London conference to focus international response to poverty, famine, piracy and country's continuing civil war.
World leaders are set to meet with members of the Somali government to co-ordinate efforts against piracy, poverty and famine, and to discuss the country's civil war.
Forty countries will be represented at Thursday's conference in London, and attendees include Hillary Clinton, the US secretary of state, and Ban Ki-moon, the UN secretary-general.
Other participants at the conference include the European Union, the African Union and the Arab League, as well as the head of the breakaway Somaliland region.
Gatherings similar to Thursday's meeting in the past 20 years have resulted in many foreign commitments of aid, but in little progress on the ground, sceptics say.
Britain, the country organising the conference, says the aim of the event is to galvanise policymakers' attention and to better co-ordinate a sometimes disjointed international response to Somalia's many challenges.
The conference will not be examining the clan-based politics which affect several aspects of Somali life and play a role in everything from business and piracy to the distribution of humanitarian aid.
Nevertheless, some analysts say that Somalis are expecting real progress to be made during the talks in London.
"The expectations that Somalis have are huge," Jabril Ibrahim Abdulle, a Mogadishu-based civic activist with the
Somalia Center for Research and Dialogue thinktank told Reuters.
"You have so many external actors driving different agendas that it would be a success to have a unified stance. Above all we need implementation of what's agreed, as disappointed hopes will only bring more radicalisation and hostility."
Abdiweli Mohamed Ali, the prime minister of Somalia's Transitional Federal Government (TFG), insisted on the eve of the conference that his country was "moving into an era of peace, stability and normalcy".
He admitted however that his hopes for a "huge Marshall Plan for Somalia" - echoing the US aid scheme to rebuild post-war Europe - were dim, saying: "I really have no clue of what they will say tomorrow."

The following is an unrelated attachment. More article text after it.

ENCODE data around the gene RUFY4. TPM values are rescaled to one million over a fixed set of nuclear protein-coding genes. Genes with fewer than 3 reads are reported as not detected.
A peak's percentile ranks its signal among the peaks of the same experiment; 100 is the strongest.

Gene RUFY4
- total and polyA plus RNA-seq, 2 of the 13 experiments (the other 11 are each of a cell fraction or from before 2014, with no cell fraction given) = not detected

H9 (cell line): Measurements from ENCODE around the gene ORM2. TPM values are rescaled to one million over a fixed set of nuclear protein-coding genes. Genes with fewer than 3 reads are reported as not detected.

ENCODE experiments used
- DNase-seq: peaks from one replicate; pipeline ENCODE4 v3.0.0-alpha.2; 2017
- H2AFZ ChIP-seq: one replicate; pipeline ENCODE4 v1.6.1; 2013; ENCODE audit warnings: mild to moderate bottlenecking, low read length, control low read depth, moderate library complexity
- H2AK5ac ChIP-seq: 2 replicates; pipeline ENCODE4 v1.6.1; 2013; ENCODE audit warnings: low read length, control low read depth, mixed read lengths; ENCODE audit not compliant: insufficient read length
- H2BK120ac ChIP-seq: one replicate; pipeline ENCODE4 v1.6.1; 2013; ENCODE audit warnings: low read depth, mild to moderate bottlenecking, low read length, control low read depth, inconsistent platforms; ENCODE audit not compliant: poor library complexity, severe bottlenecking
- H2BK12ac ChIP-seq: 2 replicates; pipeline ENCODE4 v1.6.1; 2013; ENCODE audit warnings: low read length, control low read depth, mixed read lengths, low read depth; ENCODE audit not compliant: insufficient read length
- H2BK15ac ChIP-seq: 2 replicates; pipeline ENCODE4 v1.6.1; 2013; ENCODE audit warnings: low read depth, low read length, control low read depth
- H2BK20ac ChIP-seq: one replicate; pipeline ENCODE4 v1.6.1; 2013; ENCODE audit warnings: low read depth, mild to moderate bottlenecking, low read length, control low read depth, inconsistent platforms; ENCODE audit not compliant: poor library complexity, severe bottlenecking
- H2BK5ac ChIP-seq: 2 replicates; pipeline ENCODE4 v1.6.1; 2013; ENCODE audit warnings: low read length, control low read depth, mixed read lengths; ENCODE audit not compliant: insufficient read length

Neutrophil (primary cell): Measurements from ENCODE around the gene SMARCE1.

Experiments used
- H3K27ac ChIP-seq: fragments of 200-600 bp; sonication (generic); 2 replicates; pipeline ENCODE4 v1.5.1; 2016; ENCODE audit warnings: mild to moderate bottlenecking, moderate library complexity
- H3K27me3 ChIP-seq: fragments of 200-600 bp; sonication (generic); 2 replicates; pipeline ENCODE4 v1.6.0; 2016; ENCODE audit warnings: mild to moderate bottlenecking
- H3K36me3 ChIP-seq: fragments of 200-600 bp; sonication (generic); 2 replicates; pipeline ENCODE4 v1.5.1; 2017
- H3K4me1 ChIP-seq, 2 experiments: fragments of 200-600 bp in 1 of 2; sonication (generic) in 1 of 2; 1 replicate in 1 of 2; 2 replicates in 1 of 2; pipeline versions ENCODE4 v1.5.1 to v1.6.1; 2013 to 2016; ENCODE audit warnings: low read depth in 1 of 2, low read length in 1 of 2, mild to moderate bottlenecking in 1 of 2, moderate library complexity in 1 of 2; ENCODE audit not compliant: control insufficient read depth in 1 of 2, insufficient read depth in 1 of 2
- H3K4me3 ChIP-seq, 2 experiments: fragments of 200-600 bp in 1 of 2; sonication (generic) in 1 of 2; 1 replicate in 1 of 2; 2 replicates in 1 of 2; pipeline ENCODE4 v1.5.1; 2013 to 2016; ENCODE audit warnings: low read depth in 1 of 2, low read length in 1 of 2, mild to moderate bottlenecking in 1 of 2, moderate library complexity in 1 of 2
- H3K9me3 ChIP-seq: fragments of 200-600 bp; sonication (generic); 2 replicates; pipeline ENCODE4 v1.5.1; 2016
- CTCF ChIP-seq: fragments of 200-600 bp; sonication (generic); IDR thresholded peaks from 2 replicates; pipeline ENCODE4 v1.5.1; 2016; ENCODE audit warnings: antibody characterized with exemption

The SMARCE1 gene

History of violence
Somalia collapsed into civil war between rival warlords, clans and factions after Siad Barre, the country's former military dictator, was overthrown in 1991. Up to a million people have been killed since then, according to the International Committee of the Red Cross (ICRC).
Currently, the weak Western-backed TFG, which controls only a limited area, is fighting a revolt by fighters belonging to the al-Shabab group. Al-Shabab recently announced that it was merging with al-Qaeda, and various countries' intelligence agencies say it harbours fighters who could be a threat to their nations.
Moses Wetangula, foreign minister of neighbouring Kenya, told Reuters he wanted to see "a renewed and reinvigorated
international commitment to Somalia".
"We hope it's not going to be the usual talking shop where we make flowery speeches and get clapped and go away without caring whether it will be followed up or not," he said.
Kenya deployed troops across the border with Somalia last year, aiming to target al-Shabab fighters, who were attacking Kenyan targets.
Somalia's TFG got a boost on the eve of the London conference when the UN Security Council voted to increase an African Union peacekeeping force by nearly half, seeking to press home gains made in a military offensive against al-Shabab.
The resolution increased the AMISOM force to 17,731 troops, from 12,000.
The UK Foreign Office said Thursday's meeting could build on "this good news, setting out a comprehensive international approach to Somalia covering politics, development, security, as well as our work to combat terrorism and piracy."
The military offensive against the rebels is ongoing, and on Wednesday, Ethiopian and Somali forces captured the al-Shabab stronghold of Baidoa in the south, the country's prime minister said.
The TFG's mandate ends in August, by which time it is to have enacted a new basic constitution and held an election.
Peter Pham, an expert on Somalia with the Atlantic Council, said that similar conferences in the past had pretended that "Somalia is still a state when it has long ceased to be one".
"The only result this has produced is to incentivise the rent-seeking behaviour and corruption of so-called officials incapable of restoring a modicum of security and governance ... What is needed is a 'bottom-up' approach."
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